But whether or not it intended, each of those stars took an easier route to a championship. That’s just the reality.

Damian Lillard, on the other hand, has done so much to elevate himself then pull up the Trail Blazers with him. Lillard has often touted his loyalty to Portland. He showed it by signing a super-max extension that locks him in through 2025.

Lillard, via Adam Caparell of Complex:

“To leave, what did I invest all this time for just to leave, you know?” he says. “If I go play with three other stars, I don’t think that many people would doubt that I could win it. We would win it, but what is the challenge or the fun in that?”

I disagree with Lillard’s certainty about winning a title if he teamed with other stars. Not every perceived super team has won. A championship still must be earned. It’s not easy.

But it would be easier.

It also probably wouldn’t be as rewarding.

Durant has admitted winning a championship with Golden State didn’t fill the void he thought it would. Maybe for other reasons, but it’s easy to see the Warriors’ talent advantage as a reason. He joined a title contender and made it even better. He didn’t build that team. Perhaps, a championship with the Nets would mean more to him.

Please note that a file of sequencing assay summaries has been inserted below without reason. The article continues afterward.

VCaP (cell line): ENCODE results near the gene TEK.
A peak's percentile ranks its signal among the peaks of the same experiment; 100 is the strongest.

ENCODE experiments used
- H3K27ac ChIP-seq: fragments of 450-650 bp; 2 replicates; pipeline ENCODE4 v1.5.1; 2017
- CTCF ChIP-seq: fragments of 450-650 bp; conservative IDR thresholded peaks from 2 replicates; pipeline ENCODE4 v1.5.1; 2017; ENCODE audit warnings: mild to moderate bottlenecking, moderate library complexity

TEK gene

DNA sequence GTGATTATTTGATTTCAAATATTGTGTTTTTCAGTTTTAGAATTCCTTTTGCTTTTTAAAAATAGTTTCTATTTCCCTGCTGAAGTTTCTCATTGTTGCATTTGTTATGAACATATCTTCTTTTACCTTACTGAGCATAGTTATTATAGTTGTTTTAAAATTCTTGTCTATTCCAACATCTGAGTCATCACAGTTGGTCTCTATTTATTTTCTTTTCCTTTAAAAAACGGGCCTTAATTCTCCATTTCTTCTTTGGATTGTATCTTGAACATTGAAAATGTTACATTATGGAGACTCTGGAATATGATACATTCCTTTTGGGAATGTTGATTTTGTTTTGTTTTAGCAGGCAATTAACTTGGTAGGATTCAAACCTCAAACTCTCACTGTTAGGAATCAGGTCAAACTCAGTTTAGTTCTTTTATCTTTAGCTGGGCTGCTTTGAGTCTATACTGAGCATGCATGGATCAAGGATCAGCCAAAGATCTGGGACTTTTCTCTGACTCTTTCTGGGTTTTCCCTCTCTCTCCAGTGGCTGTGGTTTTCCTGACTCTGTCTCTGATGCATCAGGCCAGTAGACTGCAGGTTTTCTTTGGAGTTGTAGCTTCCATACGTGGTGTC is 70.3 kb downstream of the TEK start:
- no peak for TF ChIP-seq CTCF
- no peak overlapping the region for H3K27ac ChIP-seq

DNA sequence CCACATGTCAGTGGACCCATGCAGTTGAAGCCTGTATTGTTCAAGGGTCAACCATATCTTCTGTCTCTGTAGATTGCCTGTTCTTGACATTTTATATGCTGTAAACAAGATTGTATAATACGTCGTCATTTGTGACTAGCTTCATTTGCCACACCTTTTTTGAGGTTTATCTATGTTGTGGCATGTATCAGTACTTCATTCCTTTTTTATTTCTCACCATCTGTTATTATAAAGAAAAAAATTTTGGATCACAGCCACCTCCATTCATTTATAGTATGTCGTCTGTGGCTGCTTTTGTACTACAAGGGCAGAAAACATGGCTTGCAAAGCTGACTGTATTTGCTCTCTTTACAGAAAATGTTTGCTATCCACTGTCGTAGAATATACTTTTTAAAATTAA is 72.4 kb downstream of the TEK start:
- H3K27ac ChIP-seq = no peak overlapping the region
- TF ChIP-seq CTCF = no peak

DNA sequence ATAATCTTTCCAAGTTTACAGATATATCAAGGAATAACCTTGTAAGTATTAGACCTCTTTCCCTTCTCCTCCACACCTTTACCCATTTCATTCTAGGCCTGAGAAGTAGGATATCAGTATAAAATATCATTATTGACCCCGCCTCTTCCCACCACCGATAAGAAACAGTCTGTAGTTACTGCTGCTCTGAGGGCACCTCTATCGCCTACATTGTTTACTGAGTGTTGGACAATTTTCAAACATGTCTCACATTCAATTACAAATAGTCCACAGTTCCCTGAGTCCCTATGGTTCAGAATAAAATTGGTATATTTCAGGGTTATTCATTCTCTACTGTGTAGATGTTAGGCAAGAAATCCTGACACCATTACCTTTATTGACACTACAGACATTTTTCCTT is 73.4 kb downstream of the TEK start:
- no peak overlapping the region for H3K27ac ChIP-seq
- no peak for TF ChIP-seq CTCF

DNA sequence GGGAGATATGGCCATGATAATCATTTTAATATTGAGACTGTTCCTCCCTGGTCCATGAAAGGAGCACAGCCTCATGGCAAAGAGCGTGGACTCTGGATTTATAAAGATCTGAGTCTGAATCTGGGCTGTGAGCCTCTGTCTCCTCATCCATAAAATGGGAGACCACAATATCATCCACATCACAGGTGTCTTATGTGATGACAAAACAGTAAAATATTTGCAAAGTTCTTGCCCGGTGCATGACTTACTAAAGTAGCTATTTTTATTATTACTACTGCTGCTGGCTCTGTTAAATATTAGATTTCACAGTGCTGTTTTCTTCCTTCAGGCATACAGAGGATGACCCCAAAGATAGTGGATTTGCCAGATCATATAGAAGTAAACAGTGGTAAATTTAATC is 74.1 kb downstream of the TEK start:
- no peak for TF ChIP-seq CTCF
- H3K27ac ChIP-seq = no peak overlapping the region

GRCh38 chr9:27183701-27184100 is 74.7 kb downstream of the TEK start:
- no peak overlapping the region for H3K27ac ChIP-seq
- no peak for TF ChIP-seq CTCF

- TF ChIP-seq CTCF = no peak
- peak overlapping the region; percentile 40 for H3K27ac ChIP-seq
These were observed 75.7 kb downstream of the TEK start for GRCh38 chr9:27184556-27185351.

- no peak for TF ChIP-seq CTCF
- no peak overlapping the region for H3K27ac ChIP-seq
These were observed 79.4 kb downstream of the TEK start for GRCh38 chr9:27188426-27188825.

Lillard is less likely to win a title by staying Portland. I think he knows that. He enjoys the city, and the $196 million he projects to earn on his four-year extension doesn’t hurt, either.

But if Lillard ever wins a championship with the Trail Blazers, it would be so gratifying. That’s what he’s chasing.

Lillard made clear he’s not criticizing stars who chose an alternate path. He’s doing what’s right for him, just as they did what was right for them.

His quest should earn him plenty of fans. For everyone who disliked Durant joining Golden State because it offended their sensibilities of how a title pursuit should work, Lillard is a great foil.

Andre Iguodala recalls Draymond Green doubling Kevin Durant in practice: ‘he was mad … We was tryna win’

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Devin Booker complained to his opponents for double-teaming him during a pick-up game.

That has sparked a Great National Debate: Is it right or wrong to double-team during pick-up games?

Kevin Durant:

That’s a reasonable conclusion. The primary defender is missing an opportunity to work on his defense by getting help. But I also think it fails to address the main point. Booker wasn’t complaining to help the defender. Booker wanted the ideal training environment for himself, the offensive player.

How should the offensive player feel about it?